As we go forward into what is becoming an increasingly bleak political future under the unsteady hand of President Joe Biden, conservatives have had two saving dates to cling to:
• November 2022, when they will have the opportunity to take a step toward correcting Biden’s missteps and disassociating the country from his increasingly far-left agenda by reinstituting a Republican majority in the U.S. House and Senate.
• And November 2024, when they would seem to have an excellent chance of appealing to Americans to replace Biden/Kamala Harris with leadership more in tune with their values, traditions and view of the role government should play.
Both depend on one thing:
The Republican Party’s willingness to free itself from the toxic, bullying, narcissistic presence of Donald J. Trump, who through the sheer force of his vile personality in the last year succeeded in losing an unlosable presidential election, then single-handedly fumbling both Senate seats in Georgia into Democrat hands, ceding them control of both houses of Congress.
But it is more evident every day that the GOP is bent on self-destruction. Incredibly, Trump’s influence in the party seems as strong as ever, and the price for Republican fealty to his whims is likely to be another four years of leftist rule.
That unhappy prospect was never more clear than in the disheartening announcement from U.S. Rep. Anthony Gonzalez that he will not seek a third term representing Ohio’s 16th congressional district.
The Rocky River Republican, son and grandson of Cuban immigrants who fled the Castro regime, has been exactly the kind of smart and focused politician the party needs if it wants to re-establish itself in a post-Trump era.
He has been a shining star in his scant one-and-a-half terms in Congress: Thoughtful and forthright, he staked out clear, sensible positions whether or not they hewed to the party line, and established a leadership role in the bipartisan Problem Solvers Caucus, proposing innovative solutions on divisive issues such as health care and the stimulus act.
He remained true to his conservative instincts, however. Even though he decried Trump’s demeanor, he supported most of the former president’s policies, voting with him 85.7% of the time.
But the tipping point came on Jan. 6, when a crowd egged on by Trump’s accusations of a stolen election trashed and took over the Capitol building while Congress was in session trying to affirm the election results.
Gonzalez powerfully denounced Trump for organizing and inciting the mob, and ultimately became one of 10 GOP House members who voted for impeachment as a result.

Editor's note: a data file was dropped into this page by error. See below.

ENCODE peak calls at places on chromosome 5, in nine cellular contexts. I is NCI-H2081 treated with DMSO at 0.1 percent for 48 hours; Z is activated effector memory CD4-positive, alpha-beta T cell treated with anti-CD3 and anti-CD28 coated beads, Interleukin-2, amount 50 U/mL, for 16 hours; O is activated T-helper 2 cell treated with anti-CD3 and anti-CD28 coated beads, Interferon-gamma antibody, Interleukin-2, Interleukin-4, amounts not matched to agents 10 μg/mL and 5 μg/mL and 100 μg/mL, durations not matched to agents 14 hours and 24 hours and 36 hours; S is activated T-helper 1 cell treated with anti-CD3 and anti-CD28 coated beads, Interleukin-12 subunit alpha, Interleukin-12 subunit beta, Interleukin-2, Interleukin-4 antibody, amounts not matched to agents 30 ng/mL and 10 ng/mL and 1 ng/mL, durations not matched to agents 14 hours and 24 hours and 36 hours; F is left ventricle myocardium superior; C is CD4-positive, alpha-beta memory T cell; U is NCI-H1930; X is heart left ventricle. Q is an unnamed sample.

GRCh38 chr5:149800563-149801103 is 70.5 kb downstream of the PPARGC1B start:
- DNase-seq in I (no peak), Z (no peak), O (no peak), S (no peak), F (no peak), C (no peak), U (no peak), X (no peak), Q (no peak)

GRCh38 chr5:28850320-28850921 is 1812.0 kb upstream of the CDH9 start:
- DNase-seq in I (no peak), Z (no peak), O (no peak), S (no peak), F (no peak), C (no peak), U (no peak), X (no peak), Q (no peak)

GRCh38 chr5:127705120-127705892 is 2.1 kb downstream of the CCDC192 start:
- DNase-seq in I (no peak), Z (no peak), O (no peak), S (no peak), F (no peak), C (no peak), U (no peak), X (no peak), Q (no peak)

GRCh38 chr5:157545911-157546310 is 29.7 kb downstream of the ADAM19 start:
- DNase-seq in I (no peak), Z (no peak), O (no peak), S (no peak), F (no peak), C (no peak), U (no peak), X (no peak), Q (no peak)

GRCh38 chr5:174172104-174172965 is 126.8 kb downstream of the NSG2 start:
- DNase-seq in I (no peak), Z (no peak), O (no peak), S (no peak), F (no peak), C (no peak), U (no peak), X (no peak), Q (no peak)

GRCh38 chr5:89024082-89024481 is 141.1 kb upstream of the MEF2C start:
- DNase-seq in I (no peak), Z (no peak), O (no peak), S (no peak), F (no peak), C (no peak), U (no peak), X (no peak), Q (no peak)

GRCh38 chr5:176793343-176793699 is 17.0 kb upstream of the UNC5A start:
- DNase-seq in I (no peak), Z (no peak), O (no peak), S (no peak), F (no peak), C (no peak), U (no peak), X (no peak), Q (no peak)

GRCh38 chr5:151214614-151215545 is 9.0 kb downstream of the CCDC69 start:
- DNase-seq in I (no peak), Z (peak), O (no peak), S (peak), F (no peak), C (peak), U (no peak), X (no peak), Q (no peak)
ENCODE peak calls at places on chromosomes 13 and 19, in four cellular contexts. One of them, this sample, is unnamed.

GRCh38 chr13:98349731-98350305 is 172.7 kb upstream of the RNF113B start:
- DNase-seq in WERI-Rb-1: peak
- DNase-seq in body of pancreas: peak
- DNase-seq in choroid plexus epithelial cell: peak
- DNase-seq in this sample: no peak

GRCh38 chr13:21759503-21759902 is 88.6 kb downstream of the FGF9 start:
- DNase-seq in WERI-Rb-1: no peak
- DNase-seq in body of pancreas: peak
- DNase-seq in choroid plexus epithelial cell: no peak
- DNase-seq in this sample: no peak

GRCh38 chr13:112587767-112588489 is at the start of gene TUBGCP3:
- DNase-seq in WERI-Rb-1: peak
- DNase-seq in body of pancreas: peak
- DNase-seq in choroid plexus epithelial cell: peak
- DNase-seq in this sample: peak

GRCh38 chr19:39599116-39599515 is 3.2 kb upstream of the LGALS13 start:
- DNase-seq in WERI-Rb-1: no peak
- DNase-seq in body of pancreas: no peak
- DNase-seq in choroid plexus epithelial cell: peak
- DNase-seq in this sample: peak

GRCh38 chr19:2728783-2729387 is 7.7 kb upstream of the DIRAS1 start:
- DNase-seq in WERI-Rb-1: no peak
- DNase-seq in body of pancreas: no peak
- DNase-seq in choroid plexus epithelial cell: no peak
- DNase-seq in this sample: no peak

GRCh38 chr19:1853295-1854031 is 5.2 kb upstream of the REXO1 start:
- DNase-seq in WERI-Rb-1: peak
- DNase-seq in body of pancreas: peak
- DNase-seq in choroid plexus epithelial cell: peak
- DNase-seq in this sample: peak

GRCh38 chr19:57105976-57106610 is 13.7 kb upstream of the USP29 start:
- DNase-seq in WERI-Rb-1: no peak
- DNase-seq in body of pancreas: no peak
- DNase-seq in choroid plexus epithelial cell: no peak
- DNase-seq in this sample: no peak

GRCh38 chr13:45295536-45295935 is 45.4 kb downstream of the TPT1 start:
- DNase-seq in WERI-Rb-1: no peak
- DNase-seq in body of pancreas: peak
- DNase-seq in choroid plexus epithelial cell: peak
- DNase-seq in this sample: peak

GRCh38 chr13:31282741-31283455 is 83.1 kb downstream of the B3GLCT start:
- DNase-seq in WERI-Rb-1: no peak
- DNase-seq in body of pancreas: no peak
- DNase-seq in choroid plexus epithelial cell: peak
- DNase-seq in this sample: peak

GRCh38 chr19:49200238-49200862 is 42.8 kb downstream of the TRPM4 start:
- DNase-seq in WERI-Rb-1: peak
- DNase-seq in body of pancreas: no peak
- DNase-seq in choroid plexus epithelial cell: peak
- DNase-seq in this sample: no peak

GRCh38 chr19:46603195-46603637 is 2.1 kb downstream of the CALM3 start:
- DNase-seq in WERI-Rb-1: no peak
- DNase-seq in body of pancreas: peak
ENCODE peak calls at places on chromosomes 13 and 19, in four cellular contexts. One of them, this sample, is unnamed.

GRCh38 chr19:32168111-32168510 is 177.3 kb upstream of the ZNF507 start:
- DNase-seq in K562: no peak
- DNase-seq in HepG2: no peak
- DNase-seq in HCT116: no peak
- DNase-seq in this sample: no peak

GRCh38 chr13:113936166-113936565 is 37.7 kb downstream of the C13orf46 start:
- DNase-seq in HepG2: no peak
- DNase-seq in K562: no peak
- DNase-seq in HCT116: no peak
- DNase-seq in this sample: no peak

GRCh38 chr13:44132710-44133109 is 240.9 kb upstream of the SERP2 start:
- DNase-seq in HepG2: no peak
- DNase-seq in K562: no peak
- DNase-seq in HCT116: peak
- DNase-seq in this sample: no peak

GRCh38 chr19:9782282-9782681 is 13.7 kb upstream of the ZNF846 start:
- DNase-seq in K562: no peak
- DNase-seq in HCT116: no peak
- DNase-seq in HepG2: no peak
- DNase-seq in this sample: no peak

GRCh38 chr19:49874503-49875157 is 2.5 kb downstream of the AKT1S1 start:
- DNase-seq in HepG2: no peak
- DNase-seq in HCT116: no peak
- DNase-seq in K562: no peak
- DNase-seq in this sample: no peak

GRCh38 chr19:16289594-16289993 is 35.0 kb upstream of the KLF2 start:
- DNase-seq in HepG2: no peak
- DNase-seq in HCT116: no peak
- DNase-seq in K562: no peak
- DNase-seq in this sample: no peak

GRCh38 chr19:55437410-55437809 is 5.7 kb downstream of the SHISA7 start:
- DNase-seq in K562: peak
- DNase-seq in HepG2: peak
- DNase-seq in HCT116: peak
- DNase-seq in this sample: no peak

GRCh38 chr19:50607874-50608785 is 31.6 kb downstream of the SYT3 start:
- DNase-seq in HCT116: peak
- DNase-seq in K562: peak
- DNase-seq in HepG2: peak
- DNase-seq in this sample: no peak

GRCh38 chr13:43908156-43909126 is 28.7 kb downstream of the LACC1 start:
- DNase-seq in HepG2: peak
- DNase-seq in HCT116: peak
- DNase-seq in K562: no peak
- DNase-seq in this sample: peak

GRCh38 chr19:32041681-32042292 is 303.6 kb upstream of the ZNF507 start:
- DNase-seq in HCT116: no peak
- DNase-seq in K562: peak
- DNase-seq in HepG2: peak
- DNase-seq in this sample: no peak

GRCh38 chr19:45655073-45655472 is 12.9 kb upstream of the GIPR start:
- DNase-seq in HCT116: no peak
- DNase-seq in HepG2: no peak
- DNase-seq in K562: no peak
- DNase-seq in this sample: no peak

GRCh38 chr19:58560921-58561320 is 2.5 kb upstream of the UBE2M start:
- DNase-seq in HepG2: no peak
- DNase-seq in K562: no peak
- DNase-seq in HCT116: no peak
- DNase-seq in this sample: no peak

One would have hoped that courageous and principled move would have generated admiration and support. Instead, the Ohio Republican Party voted in May to censure him and called on him to resign.
I hoped the cowardice of his fellow Republicans would strengthen his resolve to stand and fight, rather than to go seek a profession where principle is honored rather than shunned. His decision was beyond disappointing, but understandable. Who am I to tell someone else to put himself and his family at risk?
Gonzalez’s announced reason was that he and his wife had decided it was in the best interests of his family for him to resign at the end of his current term.
We will take him at his word, but his thoughts about what’s best for his family likely were rooted in what he said later about his time in Congress:
“While my desire to build a fuller family life is at the heart of my decision,” he wrote, “it is also true that the current state of our politics, especially many of the toxic dynamics inside our own party, is a significant factor in my decision.”
In other words, he was happy to oppose and attempt to persuade Democrats, but not at the cost of aligning himself with members of his own party who do not share his sense of integrity.
In an interview with The New York Times prior to his announcement, he called Trump “a cancer for the country,” and said that the former president’s accusations that the presidential election was stolen by the Democrats were morally wrong and politically foolhardy.
“We’ve learned the wrong lesson as a party (in following Trump),” he told Times reporter Jonathan Martin, “but beyond that, and more importantly, it’s horribly irresponsible and destructive for the country.”
So now the Republican voters of the 16th District are left with former White House aide Max Miller, whom Trump recruited to oppose Gonzalez in the Republican primary, with Trump calling Gonzalez ” a grandstanding RINO, not respected in D.C., who voted for the unhinged, unconstitutional impeachment.”
“I haven’t cared what he says or thinks since Jan. 6,” said Gonzalez of Trump.
Neither should anyone else. But for reasons beyond my understanding, too many Republicans do.
That includes Miller, who chimed in with a shot of his own, saying “Gonzalez dishonored the office by betraying his constituents and he has finally realized what we already knew, that there was no path to re-election.”
It is a dark day for the Republic when party leaders decide to spurn somebody like Anthony Gonzalez, replace him with somebody like Max Miller, and follow somebody like Donald Trump.
Miller’s campaign released a statement calling Gonzalez’s “forced retirement” “great news for the voters of our district.”
Great news for Democratic voters, maybe. But terrible news for those of us who value integrity, maturity and a clear-headed approach to government and leadership.
Ted Diadiun is a member of the editorial board of cleveland.com and The Plain Dealer. Reach him at email@example.com